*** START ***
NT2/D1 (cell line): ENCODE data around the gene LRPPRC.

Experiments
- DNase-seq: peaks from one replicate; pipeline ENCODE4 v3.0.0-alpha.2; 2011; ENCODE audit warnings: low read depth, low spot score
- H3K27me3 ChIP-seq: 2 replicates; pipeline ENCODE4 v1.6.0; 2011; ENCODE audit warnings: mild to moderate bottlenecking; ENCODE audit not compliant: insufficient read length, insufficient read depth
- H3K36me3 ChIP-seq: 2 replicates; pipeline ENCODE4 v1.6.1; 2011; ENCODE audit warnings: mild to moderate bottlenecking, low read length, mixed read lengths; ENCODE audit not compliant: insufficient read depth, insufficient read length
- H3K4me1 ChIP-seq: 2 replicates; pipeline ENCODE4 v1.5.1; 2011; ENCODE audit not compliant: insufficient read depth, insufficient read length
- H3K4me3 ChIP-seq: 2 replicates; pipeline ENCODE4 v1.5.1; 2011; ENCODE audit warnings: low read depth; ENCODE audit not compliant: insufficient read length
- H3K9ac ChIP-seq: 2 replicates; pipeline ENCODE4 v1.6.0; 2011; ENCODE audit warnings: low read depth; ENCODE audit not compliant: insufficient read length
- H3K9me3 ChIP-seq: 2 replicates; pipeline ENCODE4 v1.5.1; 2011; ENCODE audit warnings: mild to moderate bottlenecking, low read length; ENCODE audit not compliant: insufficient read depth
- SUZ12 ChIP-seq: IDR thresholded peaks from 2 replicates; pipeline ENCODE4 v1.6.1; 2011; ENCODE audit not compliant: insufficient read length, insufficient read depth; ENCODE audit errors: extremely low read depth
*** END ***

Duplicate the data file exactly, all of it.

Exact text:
NT2/D1 (cell line): ENCODE data around the gene LRPPRC.

Experiments
- DNase-seq: peaks from one replicate; pipeline ENCODE4 v3.0.0-alpha.2; 2011; ENCODE audit warnings: low read depth, low spot score
- H3K27me3 ChIP-seq: 2 replicates; pipeline ENCODE4 v1.6.0; 2011; ENCODE audit warnings: mild to moderate bottlenecking; ENCODE audit not compliant: insufficient read length, insufficient read depth
- H3K36me3 ChIP-seq: 2 replicates; pipeline ENCODE4 v1.6.1; 2011; ENCODE audit warnings: mild to moderate bottlenecking, low read length, mixed read lengths; ENCODE audit not compliant: insufficient read depth, insufficient read length
- H3K4me1 ChIP-seq: 2 replicates; pipeline ENCODE4 v1.5.1; 2011; ENCODE audit not compliant: insufficient read depth, insufficient read length
- H3K4me3 ChIP-seq: 2 replicates; pipeline ENCODE4 v1.5.1; 2011; ENCODE audit warnings: low read depth; ENCODE audit not compliant: insufficient read length
- H3K9ac ChIP-seq: 2 replicates; pipeline ENCODE4 v1.6.0; 2011; ENCODE audit warnings: low read depth; ENCODE audit not compliant: insufficient read length
- H3K9me3 ChIP-seq: 2 replicates; pipeline ENCODE4 v1.5.1; 2011; ENCODE audit warnings: mild to moderate bottlenecking, low read length; ENCODE audit not compliant: insufficient read depth
- SUZ12 ChIP-seq: IDR thresholded peaks from 2 replicates; pipeline ENCODE4 v1.6.1; 2011; ENCODE audit not compliant: insufficient read length, insufficient read depth; ENCODE audit errors: extremely low read depth